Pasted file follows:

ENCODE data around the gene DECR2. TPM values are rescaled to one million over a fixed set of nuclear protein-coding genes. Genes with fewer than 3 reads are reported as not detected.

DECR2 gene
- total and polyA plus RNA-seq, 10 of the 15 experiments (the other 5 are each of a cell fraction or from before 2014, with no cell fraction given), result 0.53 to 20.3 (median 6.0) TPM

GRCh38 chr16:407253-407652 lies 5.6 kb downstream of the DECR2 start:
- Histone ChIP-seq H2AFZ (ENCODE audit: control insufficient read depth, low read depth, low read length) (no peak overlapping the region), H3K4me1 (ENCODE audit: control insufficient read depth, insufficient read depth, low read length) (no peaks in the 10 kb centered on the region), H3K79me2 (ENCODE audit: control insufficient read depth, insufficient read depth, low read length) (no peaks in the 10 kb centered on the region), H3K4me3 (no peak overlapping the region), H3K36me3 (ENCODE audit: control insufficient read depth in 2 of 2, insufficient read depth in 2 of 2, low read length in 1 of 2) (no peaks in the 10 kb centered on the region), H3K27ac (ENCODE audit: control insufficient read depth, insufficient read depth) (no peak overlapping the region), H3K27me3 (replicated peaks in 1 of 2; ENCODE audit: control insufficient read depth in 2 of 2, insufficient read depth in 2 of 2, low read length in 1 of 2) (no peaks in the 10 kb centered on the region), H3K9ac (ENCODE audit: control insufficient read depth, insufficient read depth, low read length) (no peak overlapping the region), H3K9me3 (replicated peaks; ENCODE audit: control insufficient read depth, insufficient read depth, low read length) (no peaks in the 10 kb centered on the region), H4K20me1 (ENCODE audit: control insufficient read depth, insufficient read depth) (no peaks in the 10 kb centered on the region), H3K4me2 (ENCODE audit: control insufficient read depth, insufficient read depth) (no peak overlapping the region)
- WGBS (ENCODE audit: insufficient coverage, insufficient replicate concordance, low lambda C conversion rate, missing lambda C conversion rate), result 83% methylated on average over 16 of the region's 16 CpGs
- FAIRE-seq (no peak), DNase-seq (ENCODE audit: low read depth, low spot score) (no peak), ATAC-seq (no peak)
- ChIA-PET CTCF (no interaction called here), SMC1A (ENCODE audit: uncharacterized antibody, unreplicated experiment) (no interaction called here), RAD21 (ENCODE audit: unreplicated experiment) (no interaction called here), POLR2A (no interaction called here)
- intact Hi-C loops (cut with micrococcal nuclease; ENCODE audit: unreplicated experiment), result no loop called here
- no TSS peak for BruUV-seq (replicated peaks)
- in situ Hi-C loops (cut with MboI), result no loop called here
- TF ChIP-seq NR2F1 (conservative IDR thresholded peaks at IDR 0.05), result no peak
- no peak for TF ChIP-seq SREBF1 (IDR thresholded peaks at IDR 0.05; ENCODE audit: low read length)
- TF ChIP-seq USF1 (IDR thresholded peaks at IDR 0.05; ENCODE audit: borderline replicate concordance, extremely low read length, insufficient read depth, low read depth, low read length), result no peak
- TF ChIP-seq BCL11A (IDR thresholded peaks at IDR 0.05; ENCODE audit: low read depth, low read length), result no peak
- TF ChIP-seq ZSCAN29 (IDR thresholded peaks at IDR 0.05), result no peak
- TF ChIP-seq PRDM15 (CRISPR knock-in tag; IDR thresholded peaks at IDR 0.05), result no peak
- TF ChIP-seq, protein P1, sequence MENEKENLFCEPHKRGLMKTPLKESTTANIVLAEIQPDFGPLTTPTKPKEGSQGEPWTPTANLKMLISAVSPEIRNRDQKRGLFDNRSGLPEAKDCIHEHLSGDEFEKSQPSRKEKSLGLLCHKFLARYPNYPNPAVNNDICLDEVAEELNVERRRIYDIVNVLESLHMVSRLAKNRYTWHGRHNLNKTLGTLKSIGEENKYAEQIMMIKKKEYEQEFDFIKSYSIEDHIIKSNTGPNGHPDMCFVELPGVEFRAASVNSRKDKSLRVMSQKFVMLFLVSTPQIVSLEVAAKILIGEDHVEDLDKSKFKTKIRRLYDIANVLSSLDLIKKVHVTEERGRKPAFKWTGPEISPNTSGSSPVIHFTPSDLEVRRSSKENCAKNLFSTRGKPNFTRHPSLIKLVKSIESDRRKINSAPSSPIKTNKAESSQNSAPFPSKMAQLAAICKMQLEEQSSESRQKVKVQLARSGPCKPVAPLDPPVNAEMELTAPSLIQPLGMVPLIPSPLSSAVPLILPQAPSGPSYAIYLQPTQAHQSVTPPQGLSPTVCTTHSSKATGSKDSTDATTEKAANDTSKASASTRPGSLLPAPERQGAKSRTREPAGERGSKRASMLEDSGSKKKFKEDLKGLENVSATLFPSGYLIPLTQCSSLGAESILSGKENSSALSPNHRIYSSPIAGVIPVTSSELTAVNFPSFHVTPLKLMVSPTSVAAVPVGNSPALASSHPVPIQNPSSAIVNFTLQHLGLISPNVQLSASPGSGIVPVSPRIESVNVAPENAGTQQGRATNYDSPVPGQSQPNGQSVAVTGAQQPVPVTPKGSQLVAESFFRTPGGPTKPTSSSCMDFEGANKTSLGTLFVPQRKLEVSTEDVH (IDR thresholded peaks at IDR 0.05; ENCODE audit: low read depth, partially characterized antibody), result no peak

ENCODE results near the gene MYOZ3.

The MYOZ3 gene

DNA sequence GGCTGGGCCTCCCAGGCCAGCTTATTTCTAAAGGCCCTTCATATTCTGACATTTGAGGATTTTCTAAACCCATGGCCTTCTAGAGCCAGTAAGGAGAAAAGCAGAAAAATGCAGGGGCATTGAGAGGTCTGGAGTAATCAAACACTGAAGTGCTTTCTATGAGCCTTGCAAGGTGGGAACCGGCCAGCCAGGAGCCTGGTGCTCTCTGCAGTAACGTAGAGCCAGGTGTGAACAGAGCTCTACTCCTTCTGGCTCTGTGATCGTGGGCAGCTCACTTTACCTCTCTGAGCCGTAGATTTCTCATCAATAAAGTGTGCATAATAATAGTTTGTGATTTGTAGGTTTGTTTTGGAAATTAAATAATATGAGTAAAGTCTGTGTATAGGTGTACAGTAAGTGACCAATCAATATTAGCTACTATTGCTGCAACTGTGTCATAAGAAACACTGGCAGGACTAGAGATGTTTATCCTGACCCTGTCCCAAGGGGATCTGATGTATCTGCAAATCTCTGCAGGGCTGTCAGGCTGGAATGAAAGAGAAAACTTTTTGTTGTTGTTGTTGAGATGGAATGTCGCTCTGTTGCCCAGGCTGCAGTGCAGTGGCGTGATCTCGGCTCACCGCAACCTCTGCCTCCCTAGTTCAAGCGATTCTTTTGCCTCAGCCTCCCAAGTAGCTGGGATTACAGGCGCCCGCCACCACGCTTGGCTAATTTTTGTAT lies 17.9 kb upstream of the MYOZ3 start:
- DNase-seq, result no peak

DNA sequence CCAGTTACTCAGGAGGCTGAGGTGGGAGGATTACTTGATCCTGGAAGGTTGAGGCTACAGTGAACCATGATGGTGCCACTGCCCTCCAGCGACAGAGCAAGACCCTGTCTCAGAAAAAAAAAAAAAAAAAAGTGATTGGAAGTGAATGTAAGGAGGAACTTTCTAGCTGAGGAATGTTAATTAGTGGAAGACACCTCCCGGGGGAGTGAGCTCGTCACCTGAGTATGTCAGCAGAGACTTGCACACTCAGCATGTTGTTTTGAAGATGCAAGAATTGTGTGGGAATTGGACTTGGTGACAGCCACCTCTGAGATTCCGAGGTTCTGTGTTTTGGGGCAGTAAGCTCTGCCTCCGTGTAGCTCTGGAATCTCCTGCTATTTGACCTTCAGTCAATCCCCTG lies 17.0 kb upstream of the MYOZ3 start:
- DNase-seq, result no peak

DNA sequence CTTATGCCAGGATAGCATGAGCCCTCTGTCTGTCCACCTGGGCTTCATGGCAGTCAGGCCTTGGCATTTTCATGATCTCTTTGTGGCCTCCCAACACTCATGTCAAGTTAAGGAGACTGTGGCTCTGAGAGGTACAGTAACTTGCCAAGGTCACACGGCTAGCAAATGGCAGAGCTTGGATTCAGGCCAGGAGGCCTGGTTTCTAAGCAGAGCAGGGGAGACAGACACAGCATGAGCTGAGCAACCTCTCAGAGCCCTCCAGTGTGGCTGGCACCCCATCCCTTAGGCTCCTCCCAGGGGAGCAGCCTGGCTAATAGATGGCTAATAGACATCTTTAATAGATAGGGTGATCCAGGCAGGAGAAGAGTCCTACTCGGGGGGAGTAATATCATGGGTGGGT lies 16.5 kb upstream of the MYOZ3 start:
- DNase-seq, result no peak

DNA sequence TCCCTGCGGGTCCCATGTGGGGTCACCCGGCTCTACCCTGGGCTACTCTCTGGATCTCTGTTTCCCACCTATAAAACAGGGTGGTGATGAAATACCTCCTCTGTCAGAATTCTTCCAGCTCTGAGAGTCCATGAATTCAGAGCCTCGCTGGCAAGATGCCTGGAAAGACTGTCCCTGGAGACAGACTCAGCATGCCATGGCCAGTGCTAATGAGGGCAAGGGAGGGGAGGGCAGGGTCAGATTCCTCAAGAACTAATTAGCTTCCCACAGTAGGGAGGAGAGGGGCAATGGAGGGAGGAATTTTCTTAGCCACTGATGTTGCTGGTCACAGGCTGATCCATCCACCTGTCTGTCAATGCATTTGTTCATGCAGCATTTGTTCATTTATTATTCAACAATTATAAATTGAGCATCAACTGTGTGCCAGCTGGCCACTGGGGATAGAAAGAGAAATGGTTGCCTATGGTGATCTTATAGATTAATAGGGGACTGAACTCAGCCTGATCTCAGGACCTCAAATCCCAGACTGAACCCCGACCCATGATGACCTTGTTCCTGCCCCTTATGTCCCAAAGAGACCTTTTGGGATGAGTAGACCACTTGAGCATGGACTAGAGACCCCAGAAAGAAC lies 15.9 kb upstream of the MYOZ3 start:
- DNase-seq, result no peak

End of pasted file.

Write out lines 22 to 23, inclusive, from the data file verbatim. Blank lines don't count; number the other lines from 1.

- DNase-seq, result no peak

DNA sequence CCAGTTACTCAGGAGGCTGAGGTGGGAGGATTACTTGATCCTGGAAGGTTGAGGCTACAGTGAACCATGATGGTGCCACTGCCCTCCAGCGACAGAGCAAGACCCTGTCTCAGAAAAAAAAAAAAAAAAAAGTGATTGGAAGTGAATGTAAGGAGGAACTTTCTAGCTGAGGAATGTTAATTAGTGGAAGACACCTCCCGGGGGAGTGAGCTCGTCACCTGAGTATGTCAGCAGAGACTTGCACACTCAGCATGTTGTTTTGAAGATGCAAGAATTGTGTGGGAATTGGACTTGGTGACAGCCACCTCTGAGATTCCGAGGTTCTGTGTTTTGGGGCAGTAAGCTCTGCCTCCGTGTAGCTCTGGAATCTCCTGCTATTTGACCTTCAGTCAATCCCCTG lies 17.0 kb upstream of the MYOZ3 start: